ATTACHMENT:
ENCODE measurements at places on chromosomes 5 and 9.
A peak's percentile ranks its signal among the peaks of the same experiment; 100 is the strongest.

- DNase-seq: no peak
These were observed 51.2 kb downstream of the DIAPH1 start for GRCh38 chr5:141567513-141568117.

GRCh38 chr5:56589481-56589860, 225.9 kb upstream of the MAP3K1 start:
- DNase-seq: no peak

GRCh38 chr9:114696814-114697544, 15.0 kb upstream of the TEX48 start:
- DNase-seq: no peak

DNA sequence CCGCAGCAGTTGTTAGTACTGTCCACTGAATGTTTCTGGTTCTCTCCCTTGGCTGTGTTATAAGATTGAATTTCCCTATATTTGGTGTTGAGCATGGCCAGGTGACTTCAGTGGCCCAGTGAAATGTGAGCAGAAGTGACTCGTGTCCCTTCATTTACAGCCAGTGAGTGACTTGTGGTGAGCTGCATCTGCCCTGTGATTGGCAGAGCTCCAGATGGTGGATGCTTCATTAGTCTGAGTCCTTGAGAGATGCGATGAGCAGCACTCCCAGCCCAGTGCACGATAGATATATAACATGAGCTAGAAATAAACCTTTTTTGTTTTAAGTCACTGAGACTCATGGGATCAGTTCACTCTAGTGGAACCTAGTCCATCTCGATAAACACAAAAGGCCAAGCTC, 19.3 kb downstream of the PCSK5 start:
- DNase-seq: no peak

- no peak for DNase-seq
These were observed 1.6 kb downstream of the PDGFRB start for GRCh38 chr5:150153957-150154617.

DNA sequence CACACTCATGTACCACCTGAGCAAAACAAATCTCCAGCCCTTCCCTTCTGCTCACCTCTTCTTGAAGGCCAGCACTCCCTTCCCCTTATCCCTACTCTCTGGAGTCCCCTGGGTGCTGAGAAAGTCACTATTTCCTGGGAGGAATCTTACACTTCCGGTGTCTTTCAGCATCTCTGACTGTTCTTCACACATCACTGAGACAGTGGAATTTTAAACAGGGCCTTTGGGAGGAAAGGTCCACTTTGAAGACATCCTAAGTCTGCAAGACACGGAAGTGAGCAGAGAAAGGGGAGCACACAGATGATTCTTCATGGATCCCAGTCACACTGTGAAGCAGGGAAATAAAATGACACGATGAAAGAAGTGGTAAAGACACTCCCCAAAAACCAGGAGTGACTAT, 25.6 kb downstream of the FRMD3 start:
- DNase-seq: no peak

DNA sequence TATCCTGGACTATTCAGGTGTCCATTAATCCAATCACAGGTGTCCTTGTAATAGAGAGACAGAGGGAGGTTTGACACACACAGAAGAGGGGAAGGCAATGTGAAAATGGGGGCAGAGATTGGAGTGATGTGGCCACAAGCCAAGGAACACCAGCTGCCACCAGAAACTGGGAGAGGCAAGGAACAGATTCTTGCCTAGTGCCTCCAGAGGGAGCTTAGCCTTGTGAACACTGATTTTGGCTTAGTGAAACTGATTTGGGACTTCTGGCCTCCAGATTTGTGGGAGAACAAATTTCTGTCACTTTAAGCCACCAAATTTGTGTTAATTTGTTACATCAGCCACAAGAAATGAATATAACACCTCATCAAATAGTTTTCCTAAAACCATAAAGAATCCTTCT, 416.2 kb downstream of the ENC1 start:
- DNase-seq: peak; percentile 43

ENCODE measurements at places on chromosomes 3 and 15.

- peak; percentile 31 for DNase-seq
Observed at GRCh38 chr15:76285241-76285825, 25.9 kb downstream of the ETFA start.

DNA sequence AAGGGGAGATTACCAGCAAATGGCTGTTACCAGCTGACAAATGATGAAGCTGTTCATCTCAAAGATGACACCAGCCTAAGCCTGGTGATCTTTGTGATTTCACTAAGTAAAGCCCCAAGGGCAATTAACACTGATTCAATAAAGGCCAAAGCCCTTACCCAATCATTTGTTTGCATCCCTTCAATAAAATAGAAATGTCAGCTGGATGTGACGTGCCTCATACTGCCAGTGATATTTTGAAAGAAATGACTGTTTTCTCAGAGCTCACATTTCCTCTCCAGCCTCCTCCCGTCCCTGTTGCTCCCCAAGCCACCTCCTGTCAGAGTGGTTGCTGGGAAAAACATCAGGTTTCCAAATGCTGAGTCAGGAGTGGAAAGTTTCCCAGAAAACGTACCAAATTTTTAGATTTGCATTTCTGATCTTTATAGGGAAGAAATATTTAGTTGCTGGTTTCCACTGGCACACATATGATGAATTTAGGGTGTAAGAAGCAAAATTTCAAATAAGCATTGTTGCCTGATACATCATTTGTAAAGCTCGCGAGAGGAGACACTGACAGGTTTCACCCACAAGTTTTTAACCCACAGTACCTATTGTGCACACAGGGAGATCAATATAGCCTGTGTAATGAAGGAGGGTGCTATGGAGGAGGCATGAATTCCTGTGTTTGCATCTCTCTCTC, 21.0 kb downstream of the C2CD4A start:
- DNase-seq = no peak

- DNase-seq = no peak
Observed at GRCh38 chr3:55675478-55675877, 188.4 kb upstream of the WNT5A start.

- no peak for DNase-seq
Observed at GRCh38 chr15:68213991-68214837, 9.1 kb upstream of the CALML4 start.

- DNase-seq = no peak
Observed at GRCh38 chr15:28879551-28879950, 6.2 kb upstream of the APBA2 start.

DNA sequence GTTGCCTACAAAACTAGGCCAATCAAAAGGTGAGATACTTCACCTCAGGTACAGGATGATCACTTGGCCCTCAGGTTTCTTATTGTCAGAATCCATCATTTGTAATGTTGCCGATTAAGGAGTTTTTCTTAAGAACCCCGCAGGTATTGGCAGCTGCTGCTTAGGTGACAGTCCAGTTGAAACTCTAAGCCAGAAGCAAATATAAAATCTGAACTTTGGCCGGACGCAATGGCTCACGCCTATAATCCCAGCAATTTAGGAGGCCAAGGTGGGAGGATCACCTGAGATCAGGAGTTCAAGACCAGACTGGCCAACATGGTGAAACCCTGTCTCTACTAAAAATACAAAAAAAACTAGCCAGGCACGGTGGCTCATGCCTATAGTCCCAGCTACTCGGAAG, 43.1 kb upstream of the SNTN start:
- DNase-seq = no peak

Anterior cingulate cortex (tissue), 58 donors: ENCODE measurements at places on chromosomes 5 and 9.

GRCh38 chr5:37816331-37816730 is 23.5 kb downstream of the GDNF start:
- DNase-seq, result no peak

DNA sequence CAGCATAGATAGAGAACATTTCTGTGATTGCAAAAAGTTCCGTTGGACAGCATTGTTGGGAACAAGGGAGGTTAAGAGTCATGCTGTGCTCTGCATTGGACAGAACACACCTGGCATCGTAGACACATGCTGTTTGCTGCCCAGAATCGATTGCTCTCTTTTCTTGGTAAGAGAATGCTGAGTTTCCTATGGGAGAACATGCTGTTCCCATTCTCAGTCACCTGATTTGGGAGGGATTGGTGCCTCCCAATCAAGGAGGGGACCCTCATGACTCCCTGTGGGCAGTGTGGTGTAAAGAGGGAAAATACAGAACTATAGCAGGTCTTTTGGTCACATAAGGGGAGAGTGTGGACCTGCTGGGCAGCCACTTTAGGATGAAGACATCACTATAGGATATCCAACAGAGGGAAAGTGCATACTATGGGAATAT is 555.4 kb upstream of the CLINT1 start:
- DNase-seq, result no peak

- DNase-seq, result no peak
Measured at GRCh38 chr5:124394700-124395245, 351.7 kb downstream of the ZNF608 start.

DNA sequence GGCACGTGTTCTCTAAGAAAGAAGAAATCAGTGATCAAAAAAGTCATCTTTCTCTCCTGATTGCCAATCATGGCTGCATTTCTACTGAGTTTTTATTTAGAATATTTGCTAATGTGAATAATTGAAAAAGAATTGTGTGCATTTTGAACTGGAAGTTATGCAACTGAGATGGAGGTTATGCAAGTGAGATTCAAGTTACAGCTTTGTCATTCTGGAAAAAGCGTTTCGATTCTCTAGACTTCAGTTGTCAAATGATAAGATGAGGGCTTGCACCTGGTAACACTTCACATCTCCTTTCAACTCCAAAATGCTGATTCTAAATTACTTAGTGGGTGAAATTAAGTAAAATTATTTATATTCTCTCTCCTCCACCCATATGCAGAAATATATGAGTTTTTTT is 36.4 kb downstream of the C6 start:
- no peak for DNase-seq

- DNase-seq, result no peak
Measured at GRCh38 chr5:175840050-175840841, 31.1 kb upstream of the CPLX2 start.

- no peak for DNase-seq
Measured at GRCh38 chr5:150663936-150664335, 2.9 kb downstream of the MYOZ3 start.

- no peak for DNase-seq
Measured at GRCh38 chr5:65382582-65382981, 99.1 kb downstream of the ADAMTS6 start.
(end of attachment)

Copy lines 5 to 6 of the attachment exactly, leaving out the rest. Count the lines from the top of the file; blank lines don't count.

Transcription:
GRCh38 chr5:56589481-56589860, 225.9 kb upstream of the MAP3K1 start:
- DNase-seq: no peak